Over the weekend, I powered through Canadian astronaut Chris Hadfield's An Astronaut's Guide to Life on Earth, a quirky mixture of true life space adventures and a self-help book. Like a lot of people, I fell in love with the mustachioed Canuck from his many wonderful videos from the International Space Station, during his 144 day stint there. Hadfield brought that clear-eyed, can-do optimism that is so rarely seen in public media nowadays, while delivering solid science education for all ages.
His book recounts his personal and unlikely story going from a young Canadian boy watching the first astronauts take their first steps into space to commander of the International Space Station. You learn lots of the cool quirks about living in space, where even the most mundane tasks like brushing your teeth are challenging and fascinating. And you get a sense of the excitement and the tension of takeoff, spacewalks, landing, and other dangerous parts of the mission.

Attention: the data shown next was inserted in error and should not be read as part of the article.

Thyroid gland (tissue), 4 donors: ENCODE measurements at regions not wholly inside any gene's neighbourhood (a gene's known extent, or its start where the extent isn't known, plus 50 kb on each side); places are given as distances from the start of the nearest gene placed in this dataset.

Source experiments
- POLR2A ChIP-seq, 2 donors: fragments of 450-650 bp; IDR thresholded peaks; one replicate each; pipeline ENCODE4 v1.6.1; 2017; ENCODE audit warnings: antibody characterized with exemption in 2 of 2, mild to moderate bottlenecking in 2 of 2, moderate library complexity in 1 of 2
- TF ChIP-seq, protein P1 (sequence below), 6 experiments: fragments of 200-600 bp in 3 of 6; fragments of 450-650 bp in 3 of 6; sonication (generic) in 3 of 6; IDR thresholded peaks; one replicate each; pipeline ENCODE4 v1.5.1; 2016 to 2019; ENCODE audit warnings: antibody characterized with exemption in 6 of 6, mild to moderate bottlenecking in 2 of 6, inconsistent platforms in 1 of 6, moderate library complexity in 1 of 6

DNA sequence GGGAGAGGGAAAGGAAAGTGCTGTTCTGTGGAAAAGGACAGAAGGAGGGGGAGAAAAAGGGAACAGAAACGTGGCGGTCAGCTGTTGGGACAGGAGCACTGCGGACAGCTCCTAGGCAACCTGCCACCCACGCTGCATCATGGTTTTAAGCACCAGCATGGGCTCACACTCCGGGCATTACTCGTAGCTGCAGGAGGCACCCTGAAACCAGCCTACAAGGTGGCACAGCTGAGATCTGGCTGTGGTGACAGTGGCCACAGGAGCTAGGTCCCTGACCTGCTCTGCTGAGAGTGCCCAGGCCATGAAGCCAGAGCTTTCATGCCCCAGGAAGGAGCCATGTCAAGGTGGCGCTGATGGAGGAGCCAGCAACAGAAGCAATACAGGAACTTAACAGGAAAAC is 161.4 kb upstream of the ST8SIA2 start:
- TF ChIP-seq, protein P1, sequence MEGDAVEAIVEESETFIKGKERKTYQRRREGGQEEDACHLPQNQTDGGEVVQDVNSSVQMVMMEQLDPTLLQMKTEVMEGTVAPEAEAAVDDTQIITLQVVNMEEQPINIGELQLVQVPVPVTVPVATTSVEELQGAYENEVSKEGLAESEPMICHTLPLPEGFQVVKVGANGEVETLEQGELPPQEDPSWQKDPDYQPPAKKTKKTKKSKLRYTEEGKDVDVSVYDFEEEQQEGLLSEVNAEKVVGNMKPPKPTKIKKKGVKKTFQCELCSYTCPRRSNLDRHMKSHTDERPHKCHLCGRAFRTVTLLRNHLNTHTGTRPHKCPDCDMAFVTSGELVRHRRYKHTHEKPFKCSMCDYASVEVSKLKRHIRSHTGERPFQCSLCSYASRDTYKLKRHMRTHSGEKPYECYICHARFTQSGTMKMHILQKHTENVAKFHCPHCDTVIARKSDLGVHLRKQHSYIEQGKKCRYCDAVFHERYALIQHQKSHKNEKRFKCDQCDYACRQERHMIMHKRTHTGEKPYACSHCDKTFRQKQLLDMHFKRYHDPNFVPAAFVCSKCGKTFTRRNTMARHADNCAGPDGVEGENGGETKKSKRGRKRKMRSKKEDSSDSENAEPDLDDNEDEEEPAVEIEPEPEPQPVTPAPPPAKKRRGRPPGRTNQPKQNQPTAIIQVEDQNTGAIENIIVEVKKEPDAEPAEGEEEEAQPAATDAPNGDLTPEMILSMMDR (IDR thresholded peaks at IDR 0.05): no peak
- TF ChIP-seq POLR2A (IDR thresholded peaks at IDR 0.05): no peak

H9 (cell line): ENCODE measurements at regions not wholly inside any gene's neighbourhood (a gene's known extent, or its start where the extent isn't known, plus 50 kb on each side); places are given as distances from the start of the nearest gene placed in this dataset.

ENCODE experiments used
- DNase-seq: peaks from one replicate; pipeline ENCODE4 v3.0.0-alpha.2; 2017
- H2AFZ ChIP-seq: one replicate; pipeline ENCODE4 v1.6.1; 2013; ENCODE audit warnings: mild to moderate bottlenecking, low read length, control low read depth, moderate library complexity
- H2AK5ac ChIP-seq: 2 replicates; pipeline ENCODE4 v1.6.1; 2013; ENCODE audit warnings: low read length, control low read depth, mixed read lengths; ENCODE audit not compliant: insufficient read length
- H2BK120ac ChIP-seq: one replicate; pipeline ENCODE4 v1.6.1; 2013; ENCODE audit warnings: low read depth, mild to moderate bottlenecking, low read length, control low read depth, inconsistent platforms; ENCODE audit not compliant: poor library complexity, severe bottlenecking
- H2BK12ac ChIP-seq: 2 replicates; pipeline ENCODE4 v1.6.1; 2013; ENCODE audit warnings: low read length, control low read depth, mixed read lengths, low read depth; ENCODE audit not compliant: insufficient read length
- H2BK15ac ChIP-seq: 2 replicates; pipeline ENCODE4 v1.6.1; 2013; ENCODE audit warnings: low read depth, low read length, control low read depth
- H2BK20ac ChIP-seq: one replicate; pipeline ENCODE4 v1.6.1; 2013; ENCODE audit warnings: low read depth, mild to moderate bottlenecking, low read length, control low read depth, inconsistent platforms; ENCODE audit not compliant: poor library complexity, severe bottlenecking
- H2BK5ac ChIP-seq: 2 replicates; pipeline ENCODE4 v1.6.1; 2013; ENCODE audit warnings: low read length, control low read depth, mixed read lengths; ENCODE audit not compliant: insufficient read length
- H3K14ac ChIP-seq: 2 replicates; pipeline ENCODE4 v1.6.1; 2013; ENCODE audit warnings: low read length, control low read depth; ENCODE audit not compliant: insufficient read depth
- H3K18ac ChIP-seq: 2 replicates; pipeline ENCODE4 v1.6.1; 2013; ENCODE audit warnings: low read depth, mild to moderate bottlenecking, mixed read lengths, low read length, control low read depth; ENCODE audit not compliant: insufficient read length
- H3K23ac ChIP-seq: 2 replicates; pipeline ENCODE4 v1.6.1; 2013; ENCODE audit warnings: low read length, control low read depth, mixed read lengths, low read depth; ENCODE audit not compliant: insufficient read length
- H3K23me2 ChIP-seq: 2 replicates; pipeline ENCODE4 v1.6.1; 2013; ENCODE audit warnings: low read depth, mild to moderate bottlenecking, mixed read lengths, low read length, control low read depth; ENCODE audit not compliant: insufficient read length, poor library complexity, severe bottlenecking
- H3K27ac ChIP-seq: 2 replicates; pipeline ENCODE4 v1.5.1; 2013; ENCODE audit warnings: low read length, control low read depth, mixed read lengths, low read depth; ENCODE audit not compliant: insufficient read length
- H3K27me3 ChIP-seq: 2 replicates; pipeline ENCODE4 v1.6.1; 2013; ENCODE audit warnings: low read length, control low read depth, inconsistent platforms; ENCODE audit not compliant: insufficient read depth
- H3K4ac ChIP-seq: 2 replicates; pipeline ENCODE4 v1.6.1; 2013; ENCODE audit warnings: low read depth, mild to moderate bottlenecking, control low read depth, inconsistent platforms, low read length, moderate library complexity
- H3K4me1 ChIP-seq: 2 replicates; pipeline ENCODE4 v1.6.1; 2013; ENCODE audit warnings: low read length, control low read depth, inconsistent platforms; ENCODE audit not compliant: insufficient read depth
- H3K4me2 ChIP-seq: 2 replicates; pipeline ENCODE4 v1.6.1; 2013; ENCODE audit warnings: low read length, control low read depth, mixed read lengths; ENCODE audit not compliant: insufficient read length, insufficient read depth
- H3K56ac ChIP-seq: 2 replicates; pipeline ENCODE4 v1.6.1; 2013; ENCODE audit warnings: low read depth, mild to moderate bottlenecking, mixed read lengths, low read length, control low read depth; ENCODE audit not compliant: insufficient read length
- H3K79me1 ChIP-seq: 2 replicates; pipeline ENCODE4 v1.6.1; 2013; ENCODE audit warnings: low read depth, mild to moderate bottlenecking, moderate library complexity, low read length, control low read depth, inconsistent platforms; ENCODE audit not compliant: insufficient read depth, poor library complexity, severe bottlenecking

But more than that, Hadfield shares his interesting take on confronting life's challenges. He's got some unexpected perspectives that I'm still thinking about:
- Be prepared for your biggest challenges
- The power of negative thinking
- Sweat the small stuff
- Focus on the most critical next thing
- Aim to be a zero
So whether you are interested in the experience of being an astronaut or you want to know how to live a happier, more focused life, I recommend checking out An Astronaut's Guide to Life on Earth. It's a quick and breezy read, but it might stick with you for awhile in your head.